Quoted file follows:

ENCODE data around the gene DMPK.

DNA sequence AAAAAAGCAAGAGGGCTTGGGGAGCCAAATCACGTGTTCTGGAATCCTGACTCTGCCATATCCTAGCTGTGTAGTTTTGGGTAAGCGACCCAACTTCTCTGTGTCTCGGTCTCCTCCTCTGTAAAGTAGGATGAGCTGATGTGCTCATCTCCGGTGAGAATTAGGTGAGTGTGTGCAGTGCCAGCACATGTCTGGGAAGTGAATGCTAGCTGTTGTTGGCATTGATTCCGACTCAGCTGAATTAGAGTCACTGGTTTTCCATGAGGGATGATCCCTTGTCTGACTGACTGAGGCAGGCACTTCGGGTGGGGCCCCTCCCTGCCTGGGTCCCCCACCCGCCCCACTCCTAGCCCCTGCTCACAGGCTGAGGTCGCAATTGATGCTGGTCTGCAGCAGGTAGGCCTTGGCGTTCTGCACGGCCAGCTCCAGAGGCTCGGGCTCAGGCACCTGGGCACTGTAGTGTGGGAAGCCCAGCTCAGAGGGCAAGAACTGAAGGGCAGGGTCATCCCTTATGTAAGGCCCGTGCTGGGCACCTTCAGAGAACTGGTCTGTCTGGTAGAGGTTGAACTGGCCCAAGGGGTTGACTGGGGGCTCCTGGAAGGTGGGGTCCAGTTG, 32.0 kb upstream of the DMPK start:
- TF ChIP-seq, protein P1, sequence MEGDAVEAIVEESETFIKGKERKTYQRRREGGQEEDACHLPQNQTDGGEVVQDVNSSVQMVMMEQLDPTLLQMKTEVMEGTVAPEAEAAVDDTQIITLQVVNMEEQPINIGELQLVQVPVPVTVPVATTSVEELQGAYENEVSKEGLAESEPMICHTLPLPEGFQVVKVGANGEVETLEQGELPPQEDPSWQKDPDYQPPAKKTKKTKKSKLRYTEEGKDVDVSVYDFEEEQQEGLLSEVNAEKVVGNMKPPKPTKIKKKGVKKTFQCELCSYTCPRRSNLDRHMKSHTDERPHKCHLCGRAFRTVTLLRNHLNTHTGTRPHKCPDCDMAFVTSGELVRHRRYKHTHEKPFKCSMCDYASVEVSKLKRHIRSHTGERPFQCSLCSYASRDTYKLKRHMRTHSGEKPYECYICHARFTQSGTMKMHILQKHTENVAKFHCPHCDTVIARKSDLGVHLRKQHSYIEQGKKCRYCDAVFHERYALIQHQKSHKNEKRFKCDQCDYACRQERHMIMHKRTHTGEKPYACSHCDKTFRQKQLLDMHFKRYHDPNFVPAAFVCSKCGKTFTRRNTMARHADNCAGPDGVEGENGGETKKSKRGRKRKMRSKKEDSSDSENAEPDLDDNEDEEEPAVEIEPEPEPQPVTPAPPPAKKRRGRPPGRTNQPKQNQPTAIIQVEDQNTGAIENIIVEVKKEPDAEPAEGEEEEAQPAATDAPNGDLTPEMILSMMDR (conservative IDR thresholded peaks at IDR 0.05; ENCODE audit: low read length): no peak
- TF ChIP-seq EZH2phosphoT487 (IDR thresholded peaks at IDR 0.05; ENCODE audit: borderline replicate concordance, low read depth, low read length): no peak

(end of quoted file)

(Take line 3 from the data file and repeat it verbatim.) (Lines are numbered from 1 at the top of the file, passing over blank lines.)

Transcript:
- TF ChIP-seq, protein P1, sequence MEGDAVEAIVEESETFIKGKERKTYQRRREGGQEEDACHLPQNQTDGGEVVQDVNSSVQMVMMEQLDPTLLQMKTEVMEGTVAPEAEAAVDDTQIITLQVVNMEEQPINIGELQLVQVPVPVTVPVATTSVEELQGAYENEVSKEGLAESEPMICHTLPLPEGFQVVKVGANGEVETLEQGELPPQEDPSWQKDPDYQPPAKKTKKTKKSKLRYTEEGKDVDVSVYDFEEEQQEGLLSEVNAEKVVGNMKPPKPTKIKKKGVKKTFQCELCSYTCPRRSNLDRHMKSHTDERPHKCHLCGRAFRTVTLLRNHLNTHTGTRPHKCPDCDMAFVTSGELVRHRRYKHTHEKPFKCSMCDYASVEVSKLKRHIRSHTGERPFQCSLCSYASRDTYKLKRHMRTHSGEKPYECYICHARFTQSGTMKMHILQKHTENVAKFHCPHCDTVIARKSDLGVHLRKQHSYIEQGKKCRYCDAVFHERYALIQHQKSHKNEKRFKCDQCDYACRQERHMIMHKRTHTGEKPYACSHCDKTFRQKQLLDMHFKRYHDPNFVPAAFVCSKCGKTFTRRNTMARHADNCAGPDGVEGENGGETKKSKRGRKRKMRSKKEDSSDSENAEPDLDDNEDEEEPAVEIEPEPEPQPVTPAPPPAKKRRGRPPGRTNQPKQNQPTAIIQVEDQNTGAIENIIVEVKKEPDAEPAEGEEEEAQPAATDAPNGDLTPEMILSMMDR (conservative IDR thresholded peaks at IDR 0.05; ENCODE audit: low read length): no peak